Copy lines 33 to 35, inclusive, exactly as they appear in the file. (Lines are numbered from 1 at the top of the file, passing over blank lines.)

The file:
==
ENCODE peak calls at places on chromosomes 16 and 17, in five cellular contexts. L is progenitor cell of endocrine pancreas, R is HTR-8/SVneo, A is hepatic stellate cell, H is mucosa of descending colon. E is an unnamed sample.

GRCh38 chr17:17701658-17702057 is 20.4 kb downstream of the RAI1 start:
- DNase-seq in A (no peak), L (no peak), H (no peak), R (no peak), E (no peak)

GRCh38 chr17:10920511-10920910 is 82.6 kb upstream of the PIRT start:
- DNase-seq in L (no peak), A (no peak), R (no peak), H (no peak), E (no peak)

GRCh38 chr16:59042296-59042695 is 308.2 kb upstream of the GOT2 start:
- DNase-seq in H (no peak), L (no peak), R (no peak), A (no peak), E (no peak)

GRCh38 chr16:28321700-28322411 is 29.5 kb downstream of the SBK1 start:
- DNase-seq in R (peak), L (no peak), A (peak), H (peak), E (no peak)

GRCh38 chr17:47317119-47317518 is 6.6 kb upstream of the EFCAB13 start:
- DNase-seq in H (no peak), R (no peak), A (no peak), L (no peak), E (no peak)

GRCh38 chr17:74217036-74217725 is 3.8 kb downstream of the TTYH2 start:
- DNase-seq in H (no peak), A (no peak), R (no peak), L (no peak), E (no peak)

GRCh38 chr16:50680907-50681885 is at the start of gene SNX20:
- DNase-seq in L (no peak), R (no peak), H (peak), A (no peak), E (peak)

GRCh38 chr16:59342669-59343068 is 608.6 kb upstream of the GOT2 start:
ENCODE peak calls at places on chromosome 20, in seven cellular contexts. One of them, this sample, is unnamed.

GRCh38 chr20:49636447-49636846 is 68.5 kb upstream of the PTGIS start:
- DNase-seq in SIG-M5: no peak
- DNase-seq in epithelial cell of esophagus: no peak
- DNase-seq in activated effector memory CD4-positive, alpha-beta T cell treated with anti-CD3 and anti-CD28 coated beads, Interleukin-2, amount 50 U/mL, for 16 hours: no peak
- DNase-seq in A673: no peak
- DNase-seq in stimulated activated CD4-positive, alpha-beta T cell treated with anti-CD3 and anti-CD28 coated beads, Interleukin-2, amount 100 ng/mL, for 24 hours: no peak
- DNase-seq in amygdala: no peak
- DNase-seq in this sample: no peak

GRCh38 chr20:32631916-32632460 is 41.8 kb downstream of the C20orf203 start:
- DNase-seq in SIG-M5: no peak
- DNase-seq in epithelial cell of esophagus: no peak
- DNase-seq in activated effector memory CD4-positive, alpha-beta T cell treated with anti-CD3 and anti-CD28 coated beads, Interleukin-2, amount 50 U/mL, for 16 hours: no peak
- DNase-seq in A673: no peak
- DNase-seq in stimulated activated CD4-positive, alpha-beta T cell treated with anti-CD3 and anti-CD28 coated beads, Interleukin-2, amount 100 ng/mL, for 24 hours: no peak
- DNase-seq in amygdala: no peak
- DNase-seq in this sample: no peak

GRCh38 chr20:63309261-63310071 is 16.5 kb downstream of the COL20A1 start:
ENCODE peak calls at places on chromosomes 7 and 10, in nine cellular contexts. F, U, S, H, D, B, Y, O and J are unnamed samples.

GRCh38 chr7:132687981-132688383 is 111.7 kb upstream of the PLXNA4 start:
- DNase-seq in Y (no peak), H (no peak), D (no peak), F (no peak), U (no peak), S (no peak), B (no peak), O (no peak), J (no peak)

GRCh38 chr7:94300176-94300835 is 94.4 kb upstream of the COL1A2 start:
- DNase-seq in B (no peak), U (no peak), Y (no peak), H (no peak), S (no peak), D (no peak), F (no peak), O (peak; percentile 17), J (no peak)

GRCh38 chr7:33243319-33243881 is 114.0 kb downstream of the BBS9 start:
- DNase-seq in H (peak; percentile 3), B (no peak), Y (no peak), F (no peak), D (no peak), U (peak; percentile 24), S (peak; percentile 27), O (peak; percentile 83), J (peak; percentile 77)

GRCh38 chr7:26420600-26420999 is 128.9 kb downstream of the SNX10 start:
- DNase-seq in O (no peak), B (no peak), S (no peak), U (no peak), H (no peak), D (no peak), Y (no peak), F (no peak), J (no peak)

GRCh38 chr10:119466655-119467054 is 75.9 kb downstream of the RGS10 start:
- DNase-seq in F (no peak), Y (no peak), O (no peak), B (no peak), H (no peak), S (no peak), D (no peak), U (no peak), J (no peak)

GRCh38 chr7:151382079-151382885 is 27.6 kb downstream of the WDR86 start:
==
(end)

- DNase-seq in this sample: no peak

GRCh38 chr20:63309261-63310071 is 16.5 kb downstream of the COL20A1 start:
ENCODE peak calls at places on chromosomes 7 and 10, in nine cellular contexts. F, U, S, H, D, B, Y, O and J are unnamed samples.